Bone broths, dark leafy green vegetables, butter and cultured yogurt are all great for supporting bone health. Fish, especially canned fish such as sardines, anchovies, smelt, mackerel and herring are also All-Star foods for bone health. Adding a little bit of quality fat such as butter, olive oil or…Read More
The process in which the agave starch is converted into refined fructose and sold as agave nectar is similar to the refining process for high fructose corn syrup. It goes through an enzymatic and chemical conversion that refines, clarifies, heats, chemically alters, centrifuges, and filters the non-sweet starch into…Read More
Cranberries! (4 ounces contain 400mcg) These are a great source of iodine as are potatoes with peel and navy beans. Himalayan sea salt and sea vegetables, often overlooked, are a great way to get your daily iodine needs met— ¼ teaspoon of granulated kelp provides over 2000% of your…Read More
I sometimes use erythritol in oatmeal or protein shakes for some sweetness. From what I understand, erythritol is natural and has zero glycemic impact. Is there any reason you wouldn’t recommend it?
Erythritol is typically made by extracting starch from genetically modified corn, or corn cobs, then breaking it down, via a process called hydrolysis, into glucose molecules. The sugar is then fermented by a fungus and may go through several processes to clarify, purify and crystallize the finished product into…Read More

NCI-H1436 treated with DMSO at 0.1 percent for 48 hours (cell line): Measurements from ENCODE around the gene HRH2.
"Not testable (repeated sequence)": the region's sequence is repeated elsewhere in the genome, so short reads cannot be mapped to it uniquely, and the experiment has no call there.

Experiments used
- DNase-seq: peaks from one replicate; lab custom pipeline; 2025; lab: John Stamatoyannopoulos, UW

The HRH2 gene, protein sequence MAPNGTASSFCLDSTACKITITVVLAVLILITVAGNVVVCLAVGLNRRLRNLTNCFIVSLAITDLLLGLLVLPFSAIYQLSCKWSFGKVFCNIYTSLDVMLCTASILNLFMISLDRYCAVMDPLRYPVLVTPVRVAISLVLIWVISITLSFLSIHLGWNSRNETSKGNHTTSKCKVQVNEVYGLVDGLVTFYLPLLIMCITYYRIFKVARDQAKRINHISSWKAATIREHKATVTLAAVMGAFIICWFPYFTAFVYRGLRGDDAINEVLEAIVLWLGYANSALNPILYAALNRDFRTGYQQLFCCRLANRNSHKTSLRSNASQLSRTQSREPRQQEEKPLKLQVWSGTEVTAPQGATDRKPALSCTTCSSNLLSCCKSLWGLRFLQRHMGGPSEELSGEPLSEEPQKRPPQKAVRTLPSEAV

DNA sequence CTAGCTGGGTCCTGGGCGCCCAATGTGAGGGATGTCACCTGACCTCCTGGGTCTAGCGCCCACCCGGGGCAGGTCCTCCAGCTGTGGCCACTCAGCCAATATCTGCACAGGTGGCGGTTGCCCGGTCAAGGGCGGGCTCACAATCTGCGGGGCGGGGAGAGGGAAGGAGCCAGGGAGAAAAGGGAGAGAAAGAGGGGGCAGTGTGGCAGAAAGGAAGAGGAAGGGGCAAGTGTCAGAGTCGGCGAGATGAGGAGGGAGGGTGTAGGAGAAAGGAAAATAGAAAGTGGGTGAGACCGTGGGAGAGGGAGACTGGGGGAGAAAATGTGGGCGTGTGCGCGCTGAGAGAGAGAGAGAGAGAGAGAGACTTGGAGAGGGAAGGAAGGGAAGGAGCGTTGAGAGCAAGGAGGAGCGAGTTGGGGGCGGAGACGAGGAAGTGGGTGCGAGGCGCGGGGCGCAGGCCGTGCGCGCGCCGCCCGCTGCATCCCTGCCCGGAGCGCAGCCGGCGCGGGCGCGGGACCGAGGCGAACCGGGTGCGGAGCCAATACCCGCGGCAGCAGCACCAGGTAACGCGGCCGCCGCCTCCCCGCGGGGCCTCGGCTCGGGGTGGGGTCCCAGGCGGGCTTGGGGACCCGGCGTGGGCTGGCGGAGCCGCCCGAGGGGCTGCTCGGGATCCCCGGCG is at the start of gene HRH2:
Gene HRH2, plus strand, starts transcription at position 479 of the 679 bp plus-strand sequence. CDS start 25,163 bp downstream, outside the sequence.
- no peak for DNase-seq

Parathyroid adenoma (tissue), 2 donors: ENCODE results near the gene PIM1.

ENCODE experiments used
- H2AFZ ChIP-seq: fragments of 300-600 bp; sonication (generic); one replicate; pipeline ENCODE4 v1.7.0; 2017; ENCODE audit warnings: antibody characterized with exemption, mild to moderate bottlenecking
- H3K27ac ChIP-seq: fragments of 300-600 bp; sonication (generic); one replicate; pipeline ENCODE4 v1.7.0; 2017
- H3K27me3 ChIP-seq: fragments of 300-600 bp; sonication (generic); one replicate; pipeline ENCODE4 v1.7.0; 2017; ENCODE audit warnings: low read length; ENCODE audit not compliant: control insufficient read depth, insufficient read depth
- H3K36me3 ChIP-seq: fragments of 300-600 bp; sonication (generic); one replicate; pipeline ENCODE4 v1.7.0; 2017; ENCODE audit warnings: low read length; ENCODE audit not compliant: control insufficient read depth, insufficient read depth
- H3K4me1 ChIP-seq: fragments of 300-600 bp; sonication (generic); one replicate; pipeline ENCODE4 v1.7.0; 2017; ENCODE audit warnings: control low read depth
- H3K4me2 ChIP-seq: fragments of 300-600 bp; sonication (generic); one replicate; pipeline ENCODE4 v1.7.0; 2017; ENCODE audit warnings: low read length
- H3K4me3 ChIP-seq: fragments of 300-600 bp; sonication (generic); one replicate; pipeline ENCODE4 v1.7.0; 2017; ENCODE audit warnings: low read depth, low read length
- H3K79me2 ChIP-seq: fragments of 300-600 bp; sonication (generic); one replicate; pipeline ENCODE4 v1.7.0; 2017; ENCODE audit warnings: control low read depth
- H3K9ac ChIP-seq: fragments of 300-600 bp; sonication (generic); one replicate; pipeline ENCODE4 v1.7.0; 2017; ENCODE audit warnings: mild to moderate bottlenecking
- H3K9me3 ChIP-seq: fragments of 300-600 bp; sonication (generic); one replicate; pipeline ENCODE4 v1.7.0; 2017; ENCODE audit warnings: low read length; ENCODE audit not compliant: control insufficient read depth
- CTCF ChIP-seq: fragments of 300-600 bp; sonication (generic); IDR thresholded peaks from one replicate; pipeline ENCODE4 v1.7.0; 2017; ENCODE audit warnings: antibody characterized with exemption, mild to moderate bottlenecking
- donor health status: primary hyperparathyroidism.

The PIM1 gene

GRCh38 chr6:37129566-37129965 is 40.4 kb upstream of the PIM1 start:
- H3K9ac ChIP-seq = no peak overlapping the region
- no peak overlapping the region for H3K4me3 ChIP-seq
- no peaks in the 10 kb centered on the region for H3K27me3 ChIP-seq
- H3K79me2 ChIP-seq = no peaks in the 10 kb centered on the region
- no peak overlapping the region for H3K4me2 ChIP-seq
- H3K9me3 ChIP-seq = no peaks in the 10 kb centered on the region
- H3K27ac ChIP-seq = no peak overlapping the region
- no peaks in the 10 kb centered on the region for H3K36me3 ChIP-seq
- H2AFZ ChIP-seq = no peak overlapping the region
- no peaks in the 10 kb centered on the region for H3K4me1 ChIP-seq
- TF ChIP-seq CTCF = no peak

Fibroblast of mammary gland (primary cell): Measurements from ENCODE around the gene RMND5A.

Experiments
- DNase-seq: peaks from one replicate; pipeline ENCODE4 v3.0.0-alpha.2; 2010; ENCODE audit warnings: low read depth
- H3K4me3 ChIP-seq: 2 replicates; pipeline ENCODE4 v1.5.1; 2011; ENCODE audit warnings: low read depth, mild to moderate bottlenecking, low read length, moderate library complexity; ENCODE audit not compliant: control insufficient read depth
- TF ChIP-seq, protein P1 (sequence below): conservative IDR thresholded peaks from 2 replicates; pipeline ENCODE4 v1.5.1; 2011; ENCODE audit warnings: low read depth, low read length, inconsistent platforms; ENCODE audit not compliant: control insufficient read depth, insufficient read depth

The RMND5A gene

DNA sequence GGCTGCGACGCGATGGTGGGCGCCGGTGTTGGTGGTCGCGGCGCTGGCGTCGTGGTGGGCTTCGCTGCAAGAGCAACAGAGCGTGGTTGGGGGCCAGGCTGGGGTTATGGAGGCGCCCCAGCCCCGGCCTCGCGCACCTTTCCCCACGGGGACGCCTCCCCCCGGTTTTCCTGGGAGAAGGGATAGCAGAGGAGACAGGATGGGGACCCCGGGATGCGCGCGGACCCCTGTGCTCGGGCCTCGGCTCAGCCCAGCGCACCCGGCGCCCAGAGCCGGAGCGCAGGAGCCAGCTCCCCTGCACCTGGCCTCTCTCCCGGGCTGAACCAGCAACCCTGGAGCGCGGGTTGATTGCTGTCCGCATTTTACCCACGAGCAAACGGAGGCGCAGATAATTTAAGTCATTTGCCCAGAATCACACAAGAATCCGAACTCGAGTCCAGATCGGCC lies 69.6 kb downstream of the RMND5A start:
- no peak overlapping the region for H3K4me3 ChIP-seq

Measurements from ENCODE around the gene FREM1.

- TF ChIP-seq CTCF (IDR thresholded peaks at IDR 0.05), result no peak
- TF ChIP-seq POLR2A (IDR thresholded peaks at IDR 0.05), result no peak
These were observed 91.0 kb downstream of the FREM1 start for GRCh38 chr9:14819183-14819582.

I order my sea salt online from Ava Janes. This is unprocessed and harvested by hand so it is grayer than your typical white bleached salt. It has one of the most impressive mineral compositions I have seen. I use the coarse ground salt for soups and stews…Read More
Often fruits and spices such as cinnamon and herbs can also be used to sweeten a dish instead of refined…Read More
Yay! You are soaking corn! Mrs. Wages has a great pickling lime that can be found online at http://store.mrswagesstore.com/mrswagpiclim.html.
Have fun!Read More
How about 9 foods and a couple of tips! Fish, walnuts, pumpkin seeds, sesame seeds, cinnamon, dark leafy greens and liver are some big ones. Fiber is very important as well. Brewers yeast is a great supplemental powder that can be sprinkled on salads or in smoothies that has…Read More
Soaking/fermenting your grains in a small amount of lemon cultivates an environment for enzymes, lactobacilli and other helpful organisms to break down and neutralize phytic acid. Phytic acid has a molecular affinity for minerals and can bind to minerals, thus preventing their absorption.
Soaking also breaks down proteins such as…Read More
Both work equally well and are very easy. Fermenting takes more time and is just a little more work, but not by much. Simply choose a method that works for you. The great thing about soaking or fermenting is that they both cut down on cooking time. When soaked…Read More